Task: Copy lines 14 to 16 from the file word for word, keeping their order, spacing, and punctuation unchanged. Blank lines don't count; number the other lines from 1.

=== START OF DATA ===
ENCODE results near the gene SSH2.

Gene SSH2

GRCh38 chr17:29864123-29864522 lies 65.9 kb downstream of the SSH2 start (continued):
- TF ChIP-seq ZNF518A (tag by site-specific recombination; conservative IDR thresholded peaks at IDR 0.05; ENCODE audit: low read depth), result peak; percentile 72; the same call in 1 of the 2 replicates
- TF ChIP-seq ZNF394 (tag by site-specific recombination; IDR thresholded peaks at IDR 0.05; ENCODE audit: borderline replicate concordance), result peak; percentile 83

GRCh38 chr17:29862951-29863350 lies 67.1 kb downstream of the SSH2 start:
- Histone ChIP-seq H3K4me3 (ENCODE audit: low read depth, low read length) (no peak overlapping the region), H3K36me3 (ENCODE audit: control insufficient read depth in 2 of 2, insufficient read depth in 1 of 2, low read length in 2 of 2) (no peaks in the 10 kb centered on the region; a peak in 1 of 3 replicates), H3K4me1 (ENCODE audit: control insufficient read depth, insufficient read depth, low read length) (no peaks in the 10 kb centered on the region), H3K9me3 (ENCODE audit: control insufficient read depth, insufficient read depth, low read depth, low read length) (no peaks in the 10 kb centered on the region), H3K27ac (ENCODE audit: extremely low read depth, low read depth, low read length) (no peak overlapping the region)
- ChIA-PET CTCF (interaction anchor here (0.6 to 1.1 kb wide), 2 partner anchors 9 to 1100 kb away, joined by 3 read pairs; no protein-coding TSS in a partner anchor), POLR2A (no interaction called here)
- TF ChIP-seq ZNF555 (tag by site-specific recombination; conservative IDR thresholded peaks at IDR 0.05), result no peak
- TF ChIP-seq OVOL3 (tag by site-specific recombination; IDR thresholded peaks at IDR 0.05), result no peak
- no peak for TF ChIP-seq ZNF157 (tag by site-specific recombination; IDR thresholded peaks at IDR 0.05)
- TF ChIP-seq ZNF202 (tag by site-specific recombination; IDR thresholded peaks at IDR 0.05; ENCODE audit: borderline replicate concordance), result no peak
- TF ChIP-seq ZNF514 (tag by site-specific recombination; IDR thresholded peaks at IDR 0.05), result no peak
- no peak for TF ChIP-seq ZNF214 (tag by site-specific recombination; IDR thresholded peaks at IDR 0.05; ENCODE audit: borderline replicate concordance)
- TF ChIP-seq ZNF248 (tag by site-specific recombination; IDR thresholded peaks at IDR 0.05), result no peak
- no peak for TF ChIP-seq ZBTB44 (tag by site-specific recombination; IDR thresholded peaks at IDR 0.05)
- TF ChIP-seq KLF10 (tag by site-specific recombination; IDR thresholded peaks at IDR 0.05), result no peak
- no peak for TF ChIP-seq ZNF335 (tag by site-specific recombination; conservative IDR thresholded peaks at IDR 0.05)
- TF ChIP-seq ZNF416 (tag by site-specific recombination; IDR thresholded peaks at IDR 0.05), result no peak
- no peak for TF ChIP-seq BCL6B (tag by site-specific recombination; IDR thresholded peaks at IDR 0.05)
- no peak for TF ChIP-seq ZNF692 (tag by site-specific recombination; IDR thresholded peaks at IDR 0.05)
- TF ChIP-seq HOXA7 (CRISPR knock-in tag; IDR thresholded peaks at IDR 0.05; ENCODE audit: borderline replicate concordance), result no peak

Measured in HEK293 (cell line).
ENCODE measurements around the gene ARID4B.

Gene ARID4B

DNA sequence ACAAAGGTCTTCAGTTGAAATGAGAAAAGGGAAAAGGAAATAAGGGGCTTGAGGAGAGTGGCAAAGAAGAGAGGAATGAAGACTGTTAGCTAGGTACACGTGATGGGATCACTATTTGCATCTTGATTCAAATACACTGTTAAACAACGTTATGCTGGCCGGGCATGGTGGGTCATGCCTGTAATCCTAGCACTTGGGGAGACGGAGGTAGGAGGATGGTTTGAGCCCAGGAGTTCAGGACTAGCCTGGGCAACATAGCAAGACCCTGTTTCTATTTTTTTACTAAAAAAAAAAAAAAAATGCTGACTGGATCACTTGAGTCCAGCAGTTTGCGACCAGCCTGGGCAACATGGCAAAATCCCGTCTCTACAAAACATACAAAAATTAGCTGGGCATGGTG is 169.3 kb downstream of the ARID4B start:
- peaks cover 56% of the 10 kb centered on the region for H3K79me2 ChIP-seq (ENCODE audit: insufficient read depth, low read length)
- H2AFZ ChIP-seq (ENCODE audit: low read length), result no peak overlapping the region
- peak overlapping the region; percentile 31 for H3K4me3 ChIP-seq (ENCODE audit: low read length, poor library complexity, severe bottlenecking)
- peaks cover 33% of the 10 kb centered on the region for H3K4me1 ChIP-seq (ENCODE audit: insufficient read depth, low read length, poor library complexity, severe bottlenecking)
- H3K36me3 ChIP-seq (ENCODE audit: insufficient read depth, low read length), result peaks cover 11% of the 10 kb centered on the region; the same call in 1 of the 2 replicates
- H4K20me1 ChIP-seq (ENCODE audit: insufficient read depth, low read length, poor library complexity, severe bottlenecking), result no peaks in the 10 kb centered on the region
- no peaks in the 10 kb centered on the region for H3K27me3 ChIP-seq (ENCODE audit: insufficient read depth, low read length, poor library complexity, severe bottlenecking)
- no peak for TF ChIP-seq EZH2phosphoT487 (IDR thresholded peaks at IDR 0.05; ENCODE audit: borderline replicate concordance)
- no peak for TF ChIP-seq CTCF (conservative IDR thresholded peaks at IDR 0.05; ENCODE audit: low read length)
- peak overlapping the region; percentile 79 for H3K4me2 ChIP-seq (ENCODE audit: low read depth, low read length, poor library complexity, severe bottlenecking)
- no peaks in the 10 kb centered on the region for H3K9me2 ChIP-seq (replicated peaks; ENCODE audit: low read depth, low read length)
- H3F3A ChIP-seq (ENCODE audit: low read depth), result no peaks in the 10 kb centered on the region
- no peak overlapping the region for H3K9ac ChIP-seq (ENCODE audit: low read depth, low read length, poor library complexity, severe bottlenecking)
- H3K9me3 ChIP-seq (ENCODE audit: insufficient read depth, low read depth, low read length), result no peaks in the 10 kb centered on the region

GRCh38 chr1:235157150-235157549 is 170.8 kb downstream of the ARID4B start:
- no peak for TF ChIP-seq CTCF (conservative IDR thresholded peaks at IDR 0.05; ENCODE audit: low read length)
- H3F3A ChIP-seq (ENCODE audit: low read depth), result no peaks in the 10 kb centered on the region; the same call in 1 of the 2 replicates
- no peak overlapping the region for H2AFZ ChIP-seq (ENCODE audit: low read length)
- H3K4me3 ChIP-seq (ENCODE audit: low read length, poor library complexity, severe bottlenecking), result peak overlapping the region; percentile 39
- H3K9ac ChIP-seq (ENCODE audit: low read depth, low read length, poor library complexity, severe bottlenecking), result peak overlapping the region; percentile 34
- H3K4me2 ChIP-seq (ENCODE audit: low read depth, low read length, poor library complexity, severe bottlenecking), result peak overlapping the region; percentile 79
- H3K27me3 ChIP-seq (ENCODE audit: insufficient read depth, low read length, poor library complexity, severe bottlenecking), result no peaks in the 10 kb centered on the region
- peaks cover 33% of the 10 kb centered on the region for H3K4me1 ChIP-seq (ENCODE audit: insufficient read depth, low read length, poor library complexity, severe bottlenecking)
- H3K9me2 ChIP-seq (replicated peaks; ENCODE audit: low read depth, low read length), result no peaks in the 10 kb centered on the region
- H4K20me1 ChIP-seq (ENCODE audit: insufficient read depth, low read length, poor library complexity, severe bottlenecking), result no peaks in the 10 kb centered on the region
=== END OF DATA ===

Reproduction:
- no peak for TF ChIP-seq ZNF214 (tag by site-specific recombination; IDR thresholded peaks at IDR 0.05; ENCODE audit: borderline replicate concordance)
- TF ChIP-seq ZNF248 (tag by site-specific recombination; IDR thresholded peaks at IDR 0.05), result no peak
- no peak for TF ChIP-seq ZBTB44 (tag by site-specific recombination; IDR thresholded peaks at IDR 0.05)